|Whanganui River. Courtesy of Wikimedia Commons.|
This blog entry follows on from my July 31, 2021 blog entry on Environmental Sustainability, Personhood, Legal Rights, and Indigenous Ecological Knowledges. Here I frame the matters under consideration in terms of settler ecology and add some new ideas and information. Elsewhere I’ve written that because natural rights doctrine (the human right to life and liberty) derives from nature, then self-evidently nature possesses these same rights. The counter argument is that human beings are exceptional in having consciousness, agency, language, etc. But this human exceptionalism is under challenge from neurobiologists, behavioral ecologists, and philosophers, not to mention animal rights activists and scientists who study plant intelligence and communication. Take, for instance, the 2012 Cambridge (University) Declaration on Consciousness, in which several prominent scientists declared that “Convergent evidence indicates that non-human animals have the neuroanatomical, neurochemical, and neurophysiological substrates of conscious states along with the capacity to exhibit intentional behaviors. Consequently, the weight of evidence indicates that humans are not unique in possessing the neurological substrates that generate consciousness.”
If, then, more than human living creatures have consciousness, agency, language (gestural as well as sonic), and so on, it would appear that Western ways of thinking must grant them at least a moral right to life and liberty. Do other living beings—not only human beings—similarly have a legal right? What are the advantages and disadvantages to positioning animals (and possibly plants, and indeed entire ecoystems) within the modern, Euro-American legal framework of rights and obligations (duties) that largely derive from the social contract and justice theories that began during the Enlightenment? What is the relationship between such a rights regime for the environment and settler ecology? What possibly more desirable alternatives are available?
At least since Christopher Stone’s provocative book Should Trees Have Standing (originally published in 1972)--that is, legal standing--nature’s natural rights have been invoked in the US to protect environmental features such as endangered species, landforms, and ecosystems against encroachment from developers. That is an application of ecojustice, and it is represented by a dissenting strain, neither colonialist nor extractivist, within US settler ecological thought: one that runs through Henry David Thoreau and Aldo Leopold to contemporary conservation biologists and environmental activists. Town governments in Pennsylvania, for example, have passed ordinances granting legal rights to certain landforms in order to prevent fracking. They argued that if US law grants legal rights based on “personhood” to corporations, which corporate “persons” may have some kind of collective agency and intentionality, but lack consciousness, then landforms and ecosystems may also be considered persons and be granted similar rights. The latest example of such a lawsuit is occurring in Florida, where plaintiffs have gone to court on behalf of a threatened ecosystem, Lake Mary Jane, in an effort to stop work on a nearby housing development. Needless to say, the fracking corporations quickly sued the Pennsylvania town governments, and the judges in the state courts ruled in their favor. Whether the same fate awaits Lake Mary Jane remains to be seen.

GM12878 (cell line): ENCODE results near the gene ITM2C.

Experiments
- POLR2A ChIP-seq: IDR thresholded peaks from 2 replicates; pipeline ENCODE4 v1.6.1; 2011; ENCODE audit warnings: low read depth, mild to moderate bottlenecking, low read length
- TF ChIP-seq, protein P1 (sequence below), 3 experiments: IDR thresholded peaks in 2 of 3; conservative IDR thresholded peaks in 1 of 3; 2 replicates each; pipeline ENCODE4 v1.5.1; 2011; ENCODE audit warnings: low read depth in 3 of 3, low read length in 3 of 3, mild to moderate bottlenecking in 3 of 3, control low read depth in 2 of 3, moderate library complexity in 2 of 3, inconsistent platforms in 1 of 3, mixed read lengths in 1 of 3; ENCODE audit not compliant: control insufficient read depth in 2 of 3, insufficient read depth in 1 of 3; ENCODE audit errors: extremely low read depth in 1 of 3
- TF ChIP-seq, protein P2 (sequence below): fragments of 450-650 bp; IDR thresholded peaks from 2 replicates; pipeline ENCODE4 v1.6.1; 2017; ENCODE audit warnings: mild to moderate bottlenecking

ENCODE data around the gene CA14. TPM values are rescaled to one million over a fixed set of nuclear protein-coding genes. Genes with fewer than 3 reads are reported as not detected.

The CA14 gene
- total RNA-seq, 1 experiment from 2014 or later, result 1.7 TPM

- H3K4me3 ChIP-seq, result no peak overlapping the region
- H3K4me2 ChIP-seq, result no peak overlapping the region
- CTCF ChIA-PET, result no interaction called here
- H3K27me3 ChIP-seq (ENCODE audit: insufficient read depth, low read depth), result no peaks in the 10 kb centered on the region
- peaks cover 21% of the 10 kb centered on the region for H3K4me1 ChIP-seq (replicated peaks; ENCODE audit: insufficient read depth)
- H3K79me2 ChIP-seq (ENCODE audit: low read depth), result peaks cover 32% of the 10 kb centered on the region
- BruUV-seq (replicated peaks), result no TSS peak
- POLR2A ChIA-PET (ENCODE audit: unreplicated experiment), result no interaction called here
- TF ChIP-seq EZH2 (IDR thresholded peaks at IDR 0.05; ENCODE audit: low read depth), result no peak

Rights regime suits have been effective in some instances outside the US, however. Ecuador and New Zealand are cases in point, where ecosystems such as the Whanganui River, and mountains have been granted the right to be respected and largely left alone. In those cases, the claims have been made not exclusively within a Euro-American legal framework of rights and personhood, but rather also by giving weight to Indigenous people’s beliefs concerning the rights and sentience of non-human natural beings, which requires thinking of them not as objects (as Western science does) but as subjects—that is, as living beings with their own forms of subjectivity, agency, consciousness, etc. In Ecuador, rights of nature are enshrined in its Constitution. That is not settler ecology.